Four days without coffee: a reflection

I don’t know whether I had an ulcer or not, but that really isn’t the point. I had ulcer-like symptoms, at least as diagnosed by WebMd, and that’s all that matters.

It’s like the heat index. It doesn’t matter that it’s only 94 degrees when it feels like 104. Every old person will tell you, “It’s  not the heat, it’s the humidity.”

And I had a discomfort index of “ulcer.” Lots of acid, little appetite, the general sense that vomiting wasn’t eminent, but was nonetheless possible if something sudden happened. You tend to move and eat slowly when you have a discomfort index of ulcer.

One of the alleged perpertators of ulcers is coffee, apparently so much so that when you tell someone with medical leanings that you suspect you may have an ulcer, the first thing they ask you is, “Do you drink a lot of coffee?”

I do. Not an irresponsible amount, I don’t think. Not a young-doctor-in-residency amount. Not a Bill Snyder amount. Not a Bill Lumberg amount. But I drink it every day, sometimes several times a day. I like the taste, and I like the way it makes me feel. And I like that it’s really, really inexpensive compared to other drugs like alcohol and LSD.

This has been a life-long deal, really. You must know that I have intriguing parents. They were protective of my mind, but not necessarily of my body. Got my first pocket knife at 6.  At 10, I drove a car for the first time. At 12, I went dove hunting by myself. But I could not (openly) listen to Green Day or play Mortal Combat.

Anyway, by age 7,  I was regularly drinking coffee at church (black, with two teaspoons of sugar), and I never really stopped.

But with a WebMD-diagnosed ulcer, I had to cut it off. Beginning five days ago, I stopped drinking coffee, and I am miserable. The whole time, I have felt the way someone feels just before they get a cold. Just kind of draggy and stuffy and disengaged.*

*This may be because I have had a cold for the last two days, and not because I stopped drinking coffee. But I doubt it.

Coffee just goes well with my life. I like to wake up and start reading the newspapers (online only, of course) while I sip my Folgers in my sweatpants.* I like to have a cup as I sit down to write. Something about it seems to help. I use coffee strategically, too. If I’m not feeling up for a run, I’ll have a cup and in 30 minutes I’m getting after it. I like to finish off a particularly satisfying meal with a cup, too. Just seems to cap everything off. Sometimes, I even drink coffee because there’s nothing else to do.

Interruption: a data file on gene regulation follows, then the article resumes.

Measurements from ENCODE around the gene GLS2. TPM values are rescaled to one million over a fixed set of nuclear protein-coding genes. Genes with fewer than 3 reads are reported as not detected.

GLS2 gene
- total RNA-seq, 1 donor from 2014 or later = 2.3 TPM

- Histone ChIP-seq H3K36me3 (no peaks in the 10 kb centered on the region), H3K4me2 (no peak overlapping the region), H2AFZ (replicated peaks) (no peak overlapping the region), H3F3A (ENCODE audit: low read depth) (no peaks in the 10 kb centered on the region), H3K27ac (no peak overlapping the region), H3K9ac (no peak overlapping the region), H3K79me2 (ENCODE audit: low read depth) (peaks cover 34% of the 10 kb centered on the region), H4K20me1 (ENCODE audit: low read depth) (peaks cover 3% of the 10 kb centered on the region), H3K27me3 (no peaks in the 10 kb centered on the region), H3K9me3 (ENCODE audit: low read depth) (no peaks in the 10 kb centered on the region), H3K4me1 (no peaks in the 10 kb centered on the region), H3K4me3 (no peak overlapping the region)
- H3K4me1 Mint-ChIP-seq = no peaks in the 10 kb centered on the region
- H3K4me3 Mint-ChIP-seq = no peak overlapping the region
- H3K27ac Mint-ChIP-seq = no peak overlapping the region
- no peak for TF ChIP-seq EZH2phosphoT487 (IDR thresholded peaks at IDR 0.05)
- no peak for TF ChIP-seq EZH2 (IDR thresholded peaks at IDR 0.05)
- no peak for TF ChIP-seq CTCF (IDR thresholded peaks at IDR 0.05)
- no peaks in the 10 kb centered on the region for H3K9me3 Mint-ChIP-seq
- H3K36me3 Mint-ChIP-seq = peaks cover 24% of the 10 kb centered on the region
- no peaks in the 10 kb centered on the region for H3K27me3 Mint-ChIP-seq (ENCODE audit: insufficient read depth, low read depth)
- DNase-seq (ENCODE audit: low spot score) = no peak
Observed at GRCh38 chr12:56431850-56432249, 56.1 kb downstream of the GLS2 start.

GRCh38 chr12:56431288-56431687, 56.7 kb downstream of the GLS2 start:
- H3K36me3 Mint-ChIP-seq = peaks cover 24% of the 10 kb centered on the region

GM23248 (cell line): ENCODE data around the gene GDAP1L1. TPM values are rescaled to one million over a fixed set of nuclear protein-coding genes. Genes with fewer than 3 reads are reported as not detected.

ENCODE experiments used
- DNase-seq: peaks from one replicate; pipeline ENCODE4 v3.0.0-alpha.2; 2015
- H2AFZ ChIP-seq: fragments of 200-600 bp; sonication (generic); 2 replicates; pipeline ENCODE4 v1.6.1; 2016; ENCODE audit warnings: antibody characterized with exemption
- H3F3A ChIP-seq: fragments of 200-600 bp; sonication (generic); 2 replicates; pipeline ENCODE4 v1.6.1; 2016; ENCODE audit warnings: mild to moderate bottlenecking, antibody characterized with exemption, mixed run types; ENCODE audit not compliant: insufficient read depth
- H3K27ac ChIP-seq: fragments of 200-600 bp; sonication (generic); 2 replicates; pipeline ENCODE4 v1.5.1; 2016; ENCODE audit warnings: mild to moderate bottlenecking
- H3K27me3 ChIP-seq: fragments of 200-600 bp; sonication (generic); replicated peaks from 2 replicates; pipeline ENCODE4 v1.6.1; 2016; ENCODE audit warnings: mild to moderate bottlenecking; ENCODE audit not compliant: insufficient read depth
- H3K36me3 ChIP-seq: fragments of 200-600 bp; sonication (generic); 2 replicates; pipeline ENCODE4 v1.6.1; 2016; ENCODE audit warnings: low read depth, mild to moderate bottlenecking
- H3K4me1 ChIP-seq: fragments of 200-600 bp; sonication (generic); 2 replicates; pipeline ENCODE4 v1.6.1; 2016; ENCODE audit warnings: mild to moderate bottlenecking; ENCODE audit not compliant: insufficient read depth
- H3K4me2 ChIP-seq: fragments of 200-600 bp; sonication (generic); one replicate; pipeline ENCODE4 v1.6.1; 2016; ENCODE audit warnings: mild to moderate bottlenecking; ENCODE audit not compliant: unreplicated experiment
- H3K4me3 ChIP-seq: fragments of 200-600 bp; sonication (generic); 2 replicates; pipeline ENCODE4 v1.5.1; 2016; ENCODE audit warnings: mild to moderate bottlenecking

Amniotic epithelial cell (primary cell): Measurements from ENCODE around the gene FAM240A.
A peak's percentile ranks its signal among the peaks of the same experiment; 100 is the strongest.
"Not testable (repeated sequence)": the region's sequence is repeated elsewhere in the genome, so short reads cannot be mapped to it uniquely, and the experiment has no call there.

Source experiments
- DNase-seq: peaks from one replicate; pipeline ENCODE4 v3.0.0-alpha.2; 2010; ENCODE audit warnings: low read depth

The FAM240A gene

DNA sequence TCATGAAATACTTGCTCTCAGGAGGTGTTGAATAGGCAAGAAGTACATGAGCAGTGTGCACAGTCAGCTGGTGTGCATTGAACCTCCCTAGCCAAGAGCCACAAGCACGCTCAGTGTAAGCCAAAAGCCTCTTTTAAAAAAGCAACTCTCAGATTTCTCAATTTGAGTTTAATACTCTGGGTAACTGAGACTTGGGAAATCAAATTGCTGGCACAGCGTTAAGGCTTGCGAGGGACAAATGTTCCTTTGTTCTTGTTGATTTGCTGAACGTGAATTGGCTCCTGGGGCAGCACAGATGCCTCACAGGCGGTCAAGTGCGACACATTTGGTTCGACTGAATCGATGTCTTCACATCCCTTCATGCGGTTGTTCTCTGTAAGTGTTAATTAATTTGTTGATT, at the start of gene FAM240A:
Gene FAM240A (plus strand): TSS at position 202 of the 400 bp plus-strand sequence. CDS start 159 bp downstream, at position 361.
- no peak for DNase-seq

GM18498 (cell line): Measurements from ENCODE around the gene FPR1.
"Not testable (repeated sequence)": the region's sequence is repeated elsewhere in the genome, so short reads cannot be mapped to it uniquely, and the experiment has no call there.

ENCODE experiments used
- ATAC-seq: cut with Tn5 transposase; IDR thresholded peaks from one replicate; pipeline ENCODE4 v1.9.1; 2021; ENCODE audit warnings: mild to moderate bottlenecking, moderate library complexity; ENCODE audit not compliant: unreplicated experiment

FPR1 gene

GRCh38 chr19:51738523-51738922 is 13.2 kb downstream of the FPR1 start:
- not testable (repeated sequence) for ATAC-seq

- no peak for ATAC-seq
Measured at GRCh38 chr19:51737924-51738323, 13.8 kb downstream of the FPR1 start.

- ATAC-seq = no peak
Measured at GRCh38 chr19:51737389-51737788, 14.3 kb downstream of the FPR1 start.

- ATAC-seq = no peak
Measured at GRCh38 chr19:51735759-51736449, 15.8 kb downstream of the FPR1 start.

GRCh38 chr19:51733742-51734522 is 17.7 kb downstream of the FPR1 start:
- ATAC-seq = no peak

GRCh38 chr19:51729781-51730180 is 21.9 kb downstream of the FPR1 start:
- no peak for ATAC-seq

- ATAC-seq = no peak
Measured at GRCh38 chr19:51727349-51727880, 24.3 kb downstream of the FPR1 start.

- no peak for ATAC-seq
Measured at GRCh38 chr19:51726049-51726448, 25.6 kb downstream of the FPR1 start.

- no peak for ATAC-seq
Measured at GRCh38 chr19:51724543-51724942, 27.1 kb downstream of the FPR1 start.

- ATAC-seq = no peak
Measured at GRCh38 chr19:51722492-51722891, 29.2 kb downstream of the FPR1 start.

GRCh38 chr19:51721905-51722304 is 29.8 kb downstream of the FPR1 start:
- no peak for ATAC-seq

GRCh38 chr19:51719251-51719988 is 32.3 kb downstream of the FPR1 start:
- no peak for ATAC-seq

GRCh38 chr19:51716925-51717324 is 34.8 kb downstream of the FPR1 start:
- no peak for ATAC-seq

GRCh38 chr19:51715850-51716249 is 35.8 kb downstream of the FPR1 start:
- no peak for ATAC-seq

*One of the greatest benefits of being a sportswriter is that I get to wake up whenever I want to, almost every single day. Most people can’t even imagine this. It’s absolutely glorious. The pay stinks and sometimes the hours are inconvenient and there are some indignities involved. But I basically get to do what I want, when I want, except on game days.

The thing is, going without coffee isn’t like going without other drugs, I don’t think. I don’t necessarily feel anything I would describe as “withdrawal.” I seem to have been functioning OK, although I will note that I haven’t written anything that was any good in those four days. I haven’t had any headaches.

I think I could live without coffee. I just can’t think of any reason I’d want to.

As a matter of fact, I’m firing up a pot right now.


2 thoughts on “Four days without coffee: a reflection

  1. “You must know that I have intriguing parents. They were protective of my mind, but not necessarily of my body.”

    The blessing of having a writer in the family is that he seems to capture what you have known all along in a couple of short sentences. You failed to mention the driving of a tractor at age, 2 was it? And perhaps being left home alone in our house in the middle of nowhere at approximately age 7 or 8 (that was my age, at least).

  2. Now in my mid-20s, I don’t know that I can say either was necessarily good or necessarily bad. It’s just the way it was. Am I better off, now, for not having been exposed to the music of Green Day as a kid? I don’t know. Maybe. Am I better off for having not been babied with regard to the various physical tasks and responsibilities? Probably. I think, partially because of that, I’ve always felt like, whatever it happened to be, I could handle it on my own.

    But I think it’s an interesting dichotomy. Rarely do you see kids who are simultaneously protected and set loose the way we were.

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